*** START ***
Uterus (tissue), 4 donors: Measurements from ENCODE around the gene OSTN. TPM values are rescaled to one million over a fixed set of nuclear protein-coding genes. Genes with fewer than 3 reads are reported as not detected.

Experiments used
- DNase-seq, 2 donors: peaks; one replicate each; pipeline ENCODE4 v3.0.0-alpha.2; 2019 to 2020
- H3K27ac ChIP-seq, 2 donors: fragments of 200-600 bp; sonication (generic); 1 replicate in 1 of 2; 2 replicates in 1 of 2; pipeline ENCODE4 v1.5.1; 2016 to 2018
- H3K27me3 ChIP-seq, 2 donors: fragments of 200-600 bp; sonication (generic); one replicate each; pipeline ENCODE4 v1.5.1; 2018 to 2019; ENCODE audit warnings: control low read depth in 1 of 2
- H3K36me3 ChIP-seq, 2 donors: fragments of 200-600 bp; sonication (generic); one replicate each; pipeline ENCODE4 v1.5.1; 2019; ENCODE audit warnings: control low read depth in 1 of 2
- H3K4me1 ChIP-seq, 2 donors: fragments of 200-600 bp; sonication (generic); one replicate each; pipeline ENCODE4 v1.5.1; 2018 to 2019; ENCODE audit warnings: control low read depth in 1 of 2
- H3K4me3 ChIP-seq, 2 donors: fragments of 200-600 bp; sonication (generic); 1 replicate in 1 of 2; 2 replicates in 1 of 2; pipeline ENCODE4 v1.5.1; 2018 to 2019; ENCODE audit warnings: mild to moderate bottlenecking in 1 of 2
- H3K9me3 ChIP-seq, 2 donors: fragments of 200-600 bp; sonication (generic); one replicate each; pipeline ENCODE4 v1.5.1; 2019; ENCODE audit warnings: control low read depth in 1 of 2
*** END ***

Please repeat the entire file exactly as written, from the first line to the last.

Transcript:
Uterus (tissue), 4 donors: Measurements from ENCODE around the gene OSTN. TPM values are rescaled to one million over a fixed set of nuclear protein-coding genes. Genes with fewer than 3 reads are reported as not detected.

Experiments used
- DNase-seq, 2 donors: peaks; one replicate each; pipeline ENCODE4 v3.0.0-alpha.2; 2019 to 2020
- H3K27ac ChIP-seq, 2 donors: fragments of 200-600 bp; sonication (generic); 1 replicate in 1 of 2; 2 replicates in 1 of 2; pipeline ENCODE4 v1.5.1; 2016 to 2018
- H3K27me3 ChIP-seq, 2 donors: fragments of 200-600 bp; sonication (generic); one replicate each; pipeline ENCODE4 v1.5.1; 2018 to 2019; ENCODE audit warnings: control low read depth in 1 of 2
- H3K36me3 ChIP-seq, 2 donors: fragments of 200-600 bp; sonication (generic); one replicate each; pipeline ENCODE4 v1.5.1; 2019; ENCODE audit warnings: control low read depth in 1 of 2
- H3K4me1 ChIP-seq, 2 donors: fragments of 200-600 bp; sonication (generic); one replicate each; pipeline ENCODE4 v1.5.1; 2018 to 2019; ENCODE audit warnings: control low read depth in 1 of 2
- H3K4me3 ChIP-seq, 2 donors: fragments of 200-600 bp; sonication (generic); 1 replicate in 1 of 2; 2 replicates in 1 of 2; pipeline ENCODE4 v1.5.1; 2018 to 2019; ENCODE audit warnings: mild to moderate bottlenecking in 1 of 2
- H3K9me3 ChIP-seq, 2 donors: fragments of 200-600 bp; sonication (generic); one replicate each; pipeline ENCODE4 v1.5.1; 2019; ENCODE audit warnings: control low read depth in 1 of 2